As mentioned above, in 1707, René had bought at Michilimackinac, Mary, young Panisse aged about fourteen. She had a child with René that she wa pregnant in the same time of the third child of Catherine Bissonnet. The two women gave birth almost simultaneously. Mary gave birth to a girl on December 28, 1708 and Catherine Bissonnet had her child five days later, on January 2, 1709. Children of Mary did not live long. She died on October 2, 1712. Her burial took place on the next 4 in Varennes. The records state that Mary died on February 10, 1762, aged about sixty years. Age mentioned in the register is wrong. She would have had her child at six years. If she fourteen in 1707, Marie was rather about seventy-nine years.
The second slave of René was also a young Panis. He was purchased in late August 1717 at Michilimackinac. René was not lucky with him. Eight months later, the boy, aged about twelve years, fell dangerously ill. After some instructions on religion, he is waved by Mr. St-Claude, pastor of Varennes. René then transports the young Indian in his canoe. He went to see the surgeon Henry Bélisle at Pointe-aux-Trembles. Unfortunately, he can not save the boy. At ten o'clock in the evening, on April 26, 1718, the boy expires very peacefully. He is buried in the cemetery of the Pointe-aux-Trembles.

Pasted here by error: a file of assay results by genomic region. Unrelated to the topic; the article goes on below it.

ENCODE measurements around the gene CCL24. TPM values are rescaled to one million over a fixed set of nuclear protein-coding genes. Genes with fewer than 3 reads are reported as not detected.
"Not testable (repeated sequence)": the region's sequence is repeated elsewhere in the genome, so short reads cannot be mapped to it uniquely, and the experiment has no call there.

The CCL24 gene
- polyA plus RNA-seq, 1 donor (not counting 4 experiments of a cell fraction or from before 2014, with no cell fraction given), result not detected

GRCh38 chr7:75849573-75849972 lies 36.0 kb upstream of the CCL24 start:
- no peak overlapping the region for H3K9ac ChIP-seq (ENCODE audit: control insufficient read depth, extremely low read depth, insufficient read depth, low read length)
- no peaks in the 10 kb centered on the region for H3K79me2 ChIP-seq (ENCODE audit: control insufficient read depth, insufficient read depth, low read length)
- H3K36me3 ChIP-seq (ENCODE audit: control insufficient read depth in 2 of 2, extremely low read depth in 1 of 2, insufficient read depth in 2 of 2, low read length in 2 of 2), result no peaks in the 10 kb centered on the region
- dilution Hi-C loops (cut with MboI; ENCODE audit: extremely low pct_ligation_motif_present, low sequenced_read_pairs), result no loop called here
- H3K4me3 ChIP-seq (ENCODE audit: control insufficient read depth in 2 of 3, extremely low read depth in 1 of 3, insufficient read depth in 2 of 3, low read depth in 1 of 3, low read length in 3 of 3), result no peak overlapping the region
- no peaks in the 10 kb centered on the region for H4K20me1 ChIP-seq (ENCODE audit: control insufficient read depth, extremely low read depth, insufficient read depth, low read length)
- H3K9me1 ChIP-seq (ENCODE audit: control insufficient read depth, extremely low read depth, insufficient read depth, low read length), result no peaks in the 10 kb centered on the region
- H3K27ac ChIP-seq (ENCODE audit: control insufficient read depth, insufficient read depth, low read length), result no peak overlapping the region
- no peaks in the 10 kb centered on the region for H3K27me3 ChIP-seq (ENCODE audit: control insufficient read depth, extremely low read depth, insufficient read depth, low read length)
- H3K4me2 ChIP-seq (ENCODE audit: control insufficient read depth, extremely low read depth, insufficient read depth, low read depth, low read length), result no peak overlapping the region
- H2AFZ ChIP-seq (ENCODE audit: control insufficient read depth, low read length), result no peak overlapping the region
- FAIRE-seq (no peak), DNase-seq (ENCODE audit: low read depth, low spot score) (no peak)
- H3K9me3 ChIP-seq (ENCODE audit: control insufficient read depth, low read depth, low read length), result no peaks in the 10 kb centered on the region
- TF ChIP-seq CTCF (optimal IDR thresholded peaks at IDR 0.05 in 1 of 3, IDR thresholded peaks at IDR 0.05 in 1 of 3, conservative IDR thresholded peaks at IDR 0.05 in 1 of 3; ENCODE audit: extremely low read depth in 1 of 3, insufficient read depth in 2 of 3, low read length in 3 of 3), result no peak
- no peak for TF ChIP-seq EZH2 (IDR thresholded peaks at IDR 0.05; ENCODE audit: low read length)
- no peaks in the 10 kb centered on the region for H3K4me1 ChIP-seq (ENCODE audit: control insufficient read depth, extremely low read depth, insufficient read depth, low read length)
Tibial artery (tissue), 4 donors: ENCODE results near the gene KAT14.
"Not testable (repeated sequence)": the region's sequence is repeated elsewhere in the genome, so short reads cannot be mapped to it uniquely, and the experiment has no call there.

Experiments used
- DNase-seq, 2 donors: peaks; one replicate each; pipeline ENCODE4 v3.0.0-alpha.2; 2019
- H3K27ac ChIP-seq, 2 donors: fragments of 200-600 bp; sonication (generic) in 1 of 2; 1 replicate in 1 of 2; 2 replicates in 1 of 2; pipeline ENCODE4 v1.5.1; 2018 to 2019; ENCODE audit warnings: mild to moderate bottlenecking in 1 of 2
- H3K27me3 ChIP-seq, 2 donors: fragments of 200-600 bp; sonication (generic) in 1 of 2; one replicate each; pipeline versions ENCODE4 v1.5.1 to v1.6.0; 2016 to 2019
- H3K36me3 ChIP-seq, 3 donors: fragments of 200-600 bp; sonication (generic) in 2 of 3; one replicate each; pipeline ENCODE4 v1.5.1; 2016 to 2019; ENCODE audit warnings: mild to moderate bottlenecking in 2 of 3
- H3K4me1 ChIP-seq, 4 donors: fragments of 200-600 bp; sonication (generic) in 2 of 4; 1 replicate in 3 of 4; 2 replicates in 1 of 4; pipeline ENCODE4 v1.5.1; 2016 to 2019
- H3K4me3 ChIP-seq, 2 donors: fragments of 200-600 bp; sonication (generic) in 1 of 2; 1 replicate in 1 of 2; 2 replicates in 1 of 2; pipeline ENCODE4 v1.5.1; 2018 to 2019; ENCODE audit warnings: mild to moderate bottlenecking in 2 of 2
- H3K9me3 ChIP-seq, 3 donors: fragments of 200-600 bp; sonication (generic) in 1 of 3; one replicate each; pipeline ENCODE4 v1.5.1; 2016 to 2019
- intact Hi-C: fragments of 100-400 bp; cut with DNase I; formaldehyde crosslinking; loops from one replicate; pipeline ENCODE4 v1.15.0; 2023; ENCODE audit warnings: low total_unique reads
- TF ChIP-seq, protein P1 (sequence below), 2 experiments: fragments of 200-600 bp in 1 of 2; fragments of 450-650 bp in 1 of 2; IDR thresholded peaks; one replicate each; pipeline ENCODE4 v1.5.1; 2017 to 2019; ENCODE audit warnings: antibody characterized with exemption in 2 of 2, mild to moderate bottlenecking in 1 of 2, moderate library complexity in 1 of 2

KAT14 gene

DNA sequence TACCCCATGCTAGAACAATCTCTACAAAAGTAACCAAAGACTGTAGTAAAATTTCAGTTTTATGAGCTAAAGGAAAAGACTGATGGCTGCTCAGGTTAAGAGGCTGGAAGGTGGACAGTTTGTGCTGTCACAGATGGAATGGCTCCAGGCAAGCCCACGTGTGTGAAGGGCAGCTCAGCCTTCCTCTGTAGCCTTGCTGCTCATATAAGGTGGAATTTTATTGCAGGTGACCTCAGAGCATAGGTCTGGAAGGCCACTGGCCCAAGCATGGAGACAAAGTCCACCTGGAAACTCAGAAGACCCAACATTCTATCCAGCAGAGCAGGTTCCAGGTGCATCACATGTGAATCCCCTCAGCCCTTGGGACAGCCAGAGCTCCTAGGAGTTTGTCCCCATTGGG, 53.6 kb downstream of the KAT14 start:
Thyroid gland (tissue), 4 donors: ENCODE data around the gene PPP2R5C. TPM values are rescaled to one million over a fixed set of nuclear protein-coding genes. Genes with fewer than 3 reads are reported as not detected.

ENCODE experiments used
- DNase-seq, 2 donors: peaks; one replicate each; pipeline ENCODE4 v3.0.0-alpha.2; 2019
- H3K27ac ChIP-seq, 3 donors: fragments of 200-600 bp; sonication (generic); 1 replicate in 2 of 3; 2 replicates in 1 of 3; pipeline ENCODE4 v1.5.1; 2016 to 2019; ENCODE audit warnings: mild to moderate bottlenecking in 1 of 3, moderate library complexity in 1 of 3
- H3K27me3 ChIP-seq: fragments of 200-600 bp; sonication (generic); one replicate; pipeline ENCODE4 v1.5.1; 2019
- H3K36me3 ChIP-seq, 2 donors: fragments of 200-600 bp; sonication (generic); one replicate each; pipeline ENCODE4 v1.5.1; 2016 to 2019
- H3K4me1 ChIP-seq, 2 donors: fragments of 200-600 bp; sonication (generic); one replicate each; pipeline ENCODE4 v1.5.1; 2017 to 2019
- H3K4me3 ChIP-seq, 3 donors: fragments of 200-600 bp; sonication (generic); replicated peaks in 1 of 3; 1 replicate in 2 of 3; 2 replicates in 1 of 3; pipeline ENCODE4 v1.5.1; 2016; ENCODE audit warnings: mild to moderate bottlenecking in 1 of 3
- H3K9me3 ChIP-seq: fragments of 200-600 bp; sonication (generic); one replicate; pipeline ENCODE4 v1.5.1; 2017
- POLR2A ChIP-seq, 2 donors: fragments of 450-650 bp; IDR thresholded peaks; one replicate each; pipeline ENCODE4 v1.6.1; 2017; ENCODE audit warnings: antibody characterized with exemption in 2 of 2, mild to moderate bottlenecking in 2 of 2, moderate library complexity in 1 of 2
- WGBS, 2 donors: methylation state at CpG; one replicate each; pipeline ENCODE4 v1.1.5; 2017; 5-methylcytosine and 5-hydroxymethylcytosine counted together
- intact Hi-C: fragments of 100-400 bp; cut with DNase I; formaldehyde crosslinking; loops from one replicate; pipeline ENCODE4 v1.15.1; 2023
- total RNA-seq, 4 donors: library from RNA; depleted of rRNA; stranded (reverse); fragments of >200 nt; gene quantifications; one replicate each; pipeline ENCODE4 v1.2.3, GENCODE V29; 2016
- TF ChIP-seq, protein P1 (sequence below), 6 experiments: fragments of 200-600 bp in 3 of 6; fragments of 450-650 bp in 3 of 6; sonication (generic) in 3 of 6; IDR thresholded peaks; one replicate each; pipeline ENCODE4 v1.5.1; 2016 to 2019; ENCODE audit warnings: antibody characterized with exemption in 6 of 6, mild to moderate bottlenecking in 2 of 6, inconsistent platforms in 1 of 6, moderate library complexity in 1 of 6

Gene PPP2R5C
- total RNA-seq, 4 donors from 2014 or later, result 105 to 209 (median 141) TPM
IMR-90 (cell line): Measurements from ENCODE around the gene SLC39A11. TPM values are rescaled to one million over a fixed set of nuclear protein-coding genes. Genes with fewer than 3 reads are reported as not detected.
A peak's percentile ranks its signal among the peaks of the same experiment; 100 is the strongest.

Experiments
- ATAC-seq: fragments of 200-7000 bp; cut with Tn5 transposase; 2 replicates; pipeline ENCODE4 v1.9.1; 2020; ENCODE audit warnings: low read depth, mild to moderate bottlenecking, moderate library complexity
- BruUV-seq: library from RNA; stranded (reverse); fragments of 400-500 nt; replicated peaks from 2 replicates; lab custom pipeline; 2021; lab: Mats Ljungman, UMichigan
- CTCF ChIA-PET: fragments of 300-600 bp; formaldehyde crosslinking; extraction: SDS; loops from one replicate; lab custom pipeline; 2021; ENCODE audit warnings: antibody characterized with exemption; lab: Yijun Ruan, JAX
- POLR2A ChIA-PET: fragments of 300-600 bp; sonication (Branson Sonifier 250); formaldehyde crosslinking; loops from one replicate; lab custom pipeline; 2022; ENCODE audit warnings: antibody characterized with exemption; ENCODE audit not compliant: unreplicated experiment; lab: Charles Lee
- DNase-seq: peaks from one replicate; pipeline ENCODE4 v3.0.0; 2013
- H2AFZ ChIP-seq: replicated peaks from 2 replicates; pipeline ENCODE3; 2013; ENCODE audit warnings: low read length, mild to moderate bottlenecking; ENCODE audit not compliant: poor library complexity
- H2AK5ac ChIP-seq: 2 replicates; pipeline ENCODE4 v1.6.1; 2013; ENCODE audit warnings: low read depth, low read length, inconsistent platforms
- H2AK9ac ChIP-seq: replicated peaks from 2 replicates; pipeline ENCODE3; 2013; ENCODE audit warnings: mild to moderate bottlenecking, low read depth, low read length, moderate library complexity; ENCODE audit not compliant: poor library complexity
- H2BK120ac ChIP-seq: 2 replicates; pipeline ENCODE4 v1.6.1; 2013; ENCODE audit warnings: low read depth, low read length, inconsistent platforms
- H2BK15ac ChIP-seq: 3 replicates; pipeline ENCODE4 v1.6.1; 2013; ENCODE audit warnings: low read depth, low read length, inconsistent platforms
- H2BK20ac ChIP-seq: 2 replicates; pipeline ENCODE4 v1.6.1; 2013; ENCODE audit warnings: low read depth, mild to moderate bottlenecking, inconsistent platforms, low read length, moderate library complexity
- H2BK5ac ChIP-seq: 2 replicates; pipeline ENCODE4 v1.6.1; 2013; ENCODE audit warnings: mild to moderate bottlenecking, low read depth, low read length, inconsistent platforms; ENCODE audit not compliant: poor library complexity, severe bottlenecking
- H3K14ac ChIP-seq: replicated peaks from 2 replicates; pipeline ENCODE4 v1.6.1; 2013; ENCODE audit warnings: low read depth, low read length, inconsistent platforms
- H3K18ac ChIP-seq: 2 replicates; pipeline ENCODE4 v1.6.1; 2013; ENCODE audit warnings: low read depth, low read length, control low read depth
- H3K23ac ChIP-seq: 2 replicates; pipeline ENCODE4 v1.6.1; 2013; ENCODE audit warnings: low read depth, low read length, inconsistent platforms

Finally, the third slave is also a Panis, seven years old, purchased in 1737. On March 15, 1738, he was baptized at Varennes. As an adult, he took the name of Jean-Baptiste Duchesne. On June 15, 1748, at the age of about eighteen years, Jean-Baptiste Duchesne buys from Pierre Viau, a land in Soulange. It is said that Rene Messier is his master. What became of Jean-Baptiste Duchesne? I found nothing on him. Future research a little further could give some information. On August 14, 1750 he is buried in Ste-Anne-du-Bout-de-Ile, a little girl named Marie-Thérèse Duchesne, daughter of Jean-Baptiste Duchesne. Mother Marie-Therese is unknown to me. As baptism is not mentioned in the records, it is possible that she is an Indian. A French would have his child baptized at birth.
Rene was not the only Varennois to possess a slave. The dictionary slaves mentioned that there were forty-six Indians and four blacks in Varennes. We find them and their children throughout the eighteenth century. Little were children of slaves. Among the four blacks in Varennes, there was a woman, Sarah.